The accused was born in the Aboriginal colony of Woorabinda in central Queensland, where he spent most of his life. I suggest that the jury be pointed out that the question they must ask themselves is whether the provocation was sufficient to deprive an ordinary Aboriginal person living in an Aboriginal institution of his power of self-control. A representative sample of these Aborigines appeared before the jury and testified.  Provocation was developed as a defence in recognition of psychological reactions that might have been triggered by the deceased`s behaviour. The law recognizes that this behaviour may be such that it would cause a « reasonable » or « ordinary » person to lose self-control. Thus, if the defence of provocation is met, the charge of murder can be reduced to manslaughter. As a result, Parliament was prepared to refine the provocation test by introducing a higher level of subjectivity that allowed jurors to consider the characteristics (including culture and ethnicity) of the accused. This important development was anticipated in Australia and has been followed up ever since. In Moffa v. R, decision rendered the year preceding Camplin. Barwick C.J. stated: Therefore, this defence requires conduct that may amount to provocation, that causes the defendant to lose self-control (subjective test) and that would likely have caused an ordinary person to lose self-control (objective test). Subsection 23(5) excludes the consideration of evidence of self-induced intoxication in determining whether the accused acted in response to extreme provocation.
Self-induced intoxication may so far be relevant to determining whether the accused has personally lost self-control, but the deletion of the phrase « in the position of the accused » is intended to render this irrelevant at all stages of the test (see speech at second reading, above, p. 27036). In Stingel v. The Queen (1990) 171 CLR 312, the Court interpreted the term « unlawful » as applying only to an « act » and not to an « insult ». The Court held that requiring an insult to be unlawful before it could constitute provocation would entail unjustified difficulties, in particular in distinguishing a lawful insult from an unlawful insult. She said some Australian jurisdictions are currently pursuing reforms that would better ensure that men who have committed deadly intimate partner violence are held accountable. However, this does not mean that these crimes should be punishable by coercive penalties, as these measures mean men who often use provocation to mitigate their sentences. Similarly, in R. v. Muddarubba in 1956, he refused to apply the English rule (which had been reaffirmed two years earlier by the House of Lords in the Bedder case) that mere words could not constitute provocation. His Honour stated: A lawful act does not constitute provocation for the purposes of this defence.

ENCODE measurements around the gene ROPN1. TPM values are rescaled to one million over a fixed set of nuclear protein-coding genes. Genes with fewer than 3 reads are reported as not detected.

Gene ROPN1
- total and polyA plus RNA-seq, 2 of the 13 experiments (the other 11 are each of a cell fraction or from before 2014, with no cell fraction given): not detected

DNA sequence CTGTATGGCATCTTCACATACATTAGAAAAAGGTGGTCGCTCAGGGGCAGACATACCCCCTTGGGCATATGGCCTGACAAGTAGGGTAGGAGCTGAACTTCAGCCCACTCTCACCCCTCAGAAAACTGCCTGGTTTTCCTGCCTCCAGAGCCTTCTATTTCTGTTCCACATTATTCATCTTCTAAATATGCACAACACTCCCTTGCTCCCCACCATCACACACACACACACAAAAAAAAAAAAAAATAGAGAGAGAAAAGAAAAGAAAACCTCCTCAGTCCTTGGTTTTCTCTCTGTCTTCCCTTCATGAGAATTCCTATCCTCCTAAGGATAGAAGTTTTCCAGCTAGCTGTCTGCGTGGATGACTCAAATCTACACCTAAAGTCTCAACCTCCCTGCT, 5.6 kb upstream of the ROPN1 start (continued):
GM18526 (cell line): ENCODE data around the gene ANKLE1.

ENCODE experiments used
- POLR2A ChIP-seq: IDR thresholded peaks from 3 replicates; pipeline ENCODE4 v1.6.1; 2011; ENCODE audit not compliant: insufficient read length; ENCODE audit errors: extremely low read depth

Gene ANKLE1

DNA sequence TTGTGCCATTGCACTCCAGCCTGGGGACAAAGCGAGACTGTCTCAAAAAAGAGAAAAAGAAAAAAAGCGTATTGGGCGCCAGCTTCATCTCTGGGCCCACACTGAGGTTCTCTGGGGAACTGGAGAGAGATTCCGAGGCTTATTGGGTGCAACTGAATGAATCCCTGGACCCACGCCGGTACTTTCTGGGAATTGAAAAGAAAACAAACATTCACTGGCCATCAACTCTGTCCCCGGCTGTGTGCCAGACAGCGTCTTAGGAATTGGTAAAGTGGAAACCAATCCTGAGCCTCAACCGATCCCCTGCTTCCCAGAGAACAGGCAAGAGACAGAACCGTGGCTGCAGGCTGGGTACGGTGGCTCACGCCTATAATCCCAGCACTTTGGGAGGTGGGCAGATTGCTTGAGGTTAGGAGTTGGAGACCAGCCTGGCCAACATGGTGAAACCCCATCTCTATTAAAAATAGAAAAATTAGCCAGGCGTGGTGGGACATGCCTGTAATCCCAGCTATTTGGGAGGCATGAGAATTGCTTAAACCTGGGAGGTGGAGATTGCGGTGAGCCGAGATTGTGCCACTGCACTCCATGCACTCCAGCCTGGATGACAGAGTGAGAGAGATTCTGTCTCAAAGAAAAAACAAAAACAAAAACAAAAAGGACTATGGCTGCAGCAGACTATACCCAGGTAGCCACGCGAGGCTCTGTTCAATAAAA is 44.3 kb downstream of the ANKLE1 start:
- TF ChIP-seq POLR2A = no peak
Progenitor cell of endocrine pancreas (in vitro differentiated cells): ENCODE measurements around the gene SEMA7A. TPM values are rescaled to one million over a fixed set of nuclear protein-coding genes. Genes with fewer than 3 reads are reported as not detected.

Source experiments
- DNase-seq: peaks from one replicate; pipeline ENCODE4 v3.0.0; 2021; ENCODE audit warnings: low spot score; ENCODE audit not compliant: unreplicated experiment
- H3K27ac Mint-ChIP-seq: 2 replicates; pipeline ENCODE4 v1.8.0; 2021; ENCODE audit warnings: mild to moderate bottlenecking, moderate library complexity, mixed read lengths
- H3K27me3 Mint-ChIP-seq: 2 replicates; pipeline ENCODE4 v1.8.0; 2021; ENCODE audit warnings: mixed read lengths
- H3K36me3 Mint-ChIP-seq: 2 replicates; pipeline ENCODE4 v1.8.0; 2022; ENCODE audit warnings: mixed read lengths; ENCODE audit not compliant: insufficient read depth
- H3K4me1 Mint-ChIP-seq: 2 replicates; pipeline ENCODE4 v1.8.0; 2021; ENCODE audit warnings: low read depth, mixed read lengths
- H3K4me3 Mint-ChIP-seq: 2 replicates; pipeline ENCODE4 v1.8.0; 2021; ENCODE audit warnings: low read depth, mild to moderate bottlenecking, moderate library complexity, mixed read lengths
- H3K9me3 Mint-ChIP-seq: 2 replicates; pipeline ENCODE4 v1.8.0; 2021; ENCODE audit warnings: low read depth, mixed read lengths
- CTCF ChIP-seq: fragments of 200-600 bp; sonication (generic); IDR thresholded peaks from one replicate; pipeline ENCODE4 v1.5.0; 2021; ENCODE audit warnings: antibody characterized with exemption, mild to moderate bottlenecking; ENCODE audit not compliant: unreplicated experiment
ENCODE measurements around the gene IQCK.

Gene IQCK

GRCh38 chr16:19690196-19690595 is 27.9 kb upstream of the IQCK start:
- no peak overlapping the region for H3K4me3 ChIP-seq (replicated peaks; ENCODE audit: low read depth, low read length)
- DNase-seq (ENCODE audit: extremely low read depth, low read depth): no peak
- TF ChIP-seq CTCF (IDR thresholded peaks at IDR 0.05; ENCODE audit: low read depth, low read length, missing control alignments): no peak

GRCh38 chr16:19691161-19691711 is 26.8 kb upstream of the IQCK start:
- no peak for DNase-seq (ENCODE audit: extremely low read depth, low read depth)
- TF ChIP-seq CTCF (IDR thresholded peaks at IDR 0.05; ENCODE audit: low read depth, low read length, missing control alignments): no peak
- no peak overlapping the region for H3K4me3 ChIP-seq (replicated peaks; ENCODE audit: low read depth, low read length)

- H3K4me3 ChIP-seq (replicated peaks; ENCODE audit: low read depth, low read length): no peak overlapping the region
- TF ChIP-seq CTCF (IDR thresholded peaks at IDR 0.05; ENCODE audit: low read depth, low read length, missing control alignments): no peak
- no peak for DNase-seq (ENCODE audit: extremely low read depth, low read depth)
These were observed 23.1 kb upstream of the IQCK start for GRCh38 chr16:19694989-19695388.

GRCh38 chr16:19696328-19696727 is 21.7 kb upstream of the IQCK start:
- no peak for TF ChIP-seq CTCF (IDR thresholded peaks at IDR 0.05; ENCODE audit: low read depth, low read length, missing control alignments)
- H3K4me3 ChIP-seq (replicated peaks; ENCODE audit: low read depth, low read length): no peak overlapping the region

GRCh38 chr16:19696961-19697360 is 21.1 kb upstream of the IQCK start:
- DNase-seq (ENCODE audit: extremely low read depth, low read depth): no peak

An unlawful arrest does not necessarily constitute provocation, but may be evidence of provocation for a person who has unlawful knowledge of it. If you are satisfied beyond a doubt that [the accused] did not act in response to [the deceased`s] conduct, the Crown has refuted the provocation and, provided you are unequivocally satisfied of all the elements of the murder I have already mentioned, the appropriate verdict is « guilty of murder. » However, if you are not satisfied that the Crown did this, you must consider the following element of extreme provocation. Johnson`s comments came when he rejected the motion by Warren Francis Rogers, who attempted to argue that « extreme provocation » was a factor when he used a pillow to suffocate his wife of 40 years, Anne Rogers, to death. As he later explained to his son-in-law, Rogers killed her after an argument started because he was upset about a non-sexual relationship she had with another man. At that time, the defence of provocation was used by various parties. Some of the apparently harmless comments and behaviour of the deceased in the presence of the accused may constitute provocation in light of the entire history of their relationship (including cases that did not take place in the presence of the accused): R v. R (1981) 28 SASR 321; Moffa v The Queen (1977) 138 CLR 601-616; R V Peisley (1990) 54 A Crim R 42.